Abstract

Gaussian curvature is an intrinsic local shape characteristic of a smooth object surface that is invariant to orientation of the object in three-dimensional space and viewpoint. Accurate determination of the sign of Gaussian curvature at each point on a smooth object surface (i.e., the identification of hyperbolic, elliptical, and parabolic points) can provide very important information for both recognition of objects in automated vision tasks and manipulation of objects by a robot. We present a multiple-illumination technique that directly identifies elliptical, hyperbolic, and parabolic points from diffuse reflection on a smooth object surface. This technique is based on a photometric invariant that involves the behavior of the image intensity gradient under varying illumination under the assumption of the image irradiance equation. The nature of this photometric invariant permits direct segmentation of a smooth object surface according to the sign of Gaussian curvature independent of knowledge of local surface orientation, independent of diffuse surface albedo, and with only approximate knowledge of the geometry of multiple incident illumination. In comparison with photometric stereo, this new technique determines the sign of Gaussian curvature directly from image features without having to derive local surface orientation and does not require the calibration of the reflectance map from an object of known shape of similar material or precise knowledge of all incident illuminations. We demonstrate how this segmentation technique works under conditions of simulated image noise and present actual experimental imaging results.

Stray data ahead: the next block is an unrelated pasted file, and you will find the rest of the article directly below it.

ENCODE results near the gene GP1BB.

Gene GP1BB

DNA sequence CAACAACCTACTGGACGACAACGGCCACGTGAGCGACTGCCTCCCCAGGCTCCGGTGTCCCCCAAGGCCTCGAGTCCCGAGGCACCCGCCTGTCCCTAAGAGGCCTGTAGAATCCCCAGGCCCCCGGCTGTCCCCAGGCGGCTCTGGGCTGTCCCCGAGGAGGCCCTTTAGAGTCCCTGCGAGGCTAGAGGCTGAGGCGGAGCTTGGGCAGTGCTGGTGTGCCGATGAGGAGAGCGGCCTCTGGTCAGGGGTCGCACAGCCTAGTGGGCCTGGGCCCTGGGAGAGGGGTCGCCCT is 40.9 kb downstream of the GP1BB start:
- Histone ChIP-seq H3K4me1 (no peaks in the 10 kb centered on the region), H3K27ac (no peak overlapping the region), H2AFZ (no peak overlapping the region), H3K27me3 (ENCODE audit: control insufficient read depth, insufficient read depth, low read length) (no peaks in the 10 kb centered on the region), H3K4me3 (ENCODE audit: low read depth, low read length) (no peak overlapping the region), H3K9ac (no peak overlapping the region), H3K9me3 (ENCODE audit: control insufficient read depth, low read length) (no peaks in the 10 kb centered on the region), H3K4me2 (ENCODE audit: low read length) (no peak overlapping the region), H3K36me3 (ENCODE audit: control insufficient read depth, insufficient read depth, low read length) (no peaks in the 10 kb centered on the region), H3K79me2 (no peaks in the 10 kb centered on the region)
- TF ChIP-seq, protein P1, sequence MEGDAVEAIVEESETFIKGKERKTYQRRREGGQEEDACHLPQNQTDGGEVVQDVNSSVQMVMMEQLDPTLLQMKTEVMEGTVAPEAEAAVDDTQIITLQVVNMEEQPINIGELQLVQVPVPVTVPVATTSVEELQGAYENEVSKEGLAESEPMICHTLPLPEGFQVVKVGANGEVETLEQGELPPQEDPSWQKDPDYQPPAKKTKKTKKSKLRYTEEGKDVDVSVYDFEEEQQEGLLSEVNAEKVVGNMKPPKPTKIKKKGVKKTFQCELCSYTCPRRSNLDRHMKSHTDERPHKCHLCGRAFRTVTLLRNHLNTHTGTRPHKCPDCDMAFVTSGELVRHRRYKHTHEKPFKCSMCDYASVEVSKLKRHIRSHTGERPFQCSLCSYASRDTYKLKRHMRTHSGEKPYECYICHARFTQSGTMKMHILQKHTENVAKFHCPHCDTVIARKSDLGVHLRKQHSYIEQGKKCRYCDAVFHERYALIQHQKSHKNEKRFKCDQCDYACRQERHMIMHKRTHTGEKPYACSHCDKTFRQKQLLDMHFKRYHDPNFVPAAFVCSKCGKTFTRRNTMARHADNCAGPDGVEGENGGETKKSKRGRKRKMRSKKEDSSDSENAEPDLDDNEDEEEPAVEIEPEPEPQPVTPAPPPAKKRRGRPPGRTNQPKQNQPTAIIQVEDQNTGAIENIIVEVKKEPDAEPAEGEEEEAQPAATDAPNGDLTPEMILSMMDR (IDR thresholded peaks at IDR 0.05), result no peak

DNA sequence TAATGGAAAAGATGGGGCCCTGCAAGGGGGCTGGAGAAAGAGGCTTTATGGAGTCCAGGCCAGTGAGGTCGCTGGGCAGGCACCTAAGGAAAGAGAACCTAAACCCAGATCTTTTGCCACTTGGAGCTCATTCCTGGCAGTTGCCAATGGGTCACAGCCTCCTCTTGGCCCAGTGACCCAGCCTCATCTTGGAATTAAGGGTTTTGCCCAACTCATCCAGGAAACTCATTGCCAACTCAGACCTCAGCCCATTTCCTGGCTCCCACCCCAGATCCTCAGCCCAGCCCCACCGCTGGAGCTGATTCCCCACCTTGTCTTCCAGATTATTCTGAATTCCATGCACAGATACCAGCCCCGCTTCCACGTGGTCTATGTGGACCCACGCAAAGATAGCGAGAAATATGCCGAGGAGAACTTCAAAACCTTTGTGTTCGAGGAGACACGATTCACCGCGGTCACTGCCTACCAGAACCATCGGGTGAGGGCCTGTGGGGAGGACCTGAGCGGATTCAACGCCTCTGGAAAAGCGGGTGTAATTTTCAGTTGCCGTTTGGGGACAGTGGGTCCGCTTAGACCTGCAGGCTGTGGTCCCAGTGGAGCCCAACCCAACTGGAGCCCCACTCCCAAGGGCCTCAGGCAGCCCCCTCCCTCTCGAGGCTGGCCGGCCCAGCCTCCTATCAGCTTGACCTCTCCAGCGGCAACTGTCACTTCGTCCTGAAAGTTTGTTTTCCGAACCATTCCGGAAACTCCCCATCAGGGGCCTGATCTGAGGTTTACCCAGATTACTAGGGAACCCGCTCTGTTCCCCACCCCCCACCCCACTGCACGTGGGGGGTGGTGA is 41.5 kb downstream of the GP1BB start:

© 1994 Optical Society of America

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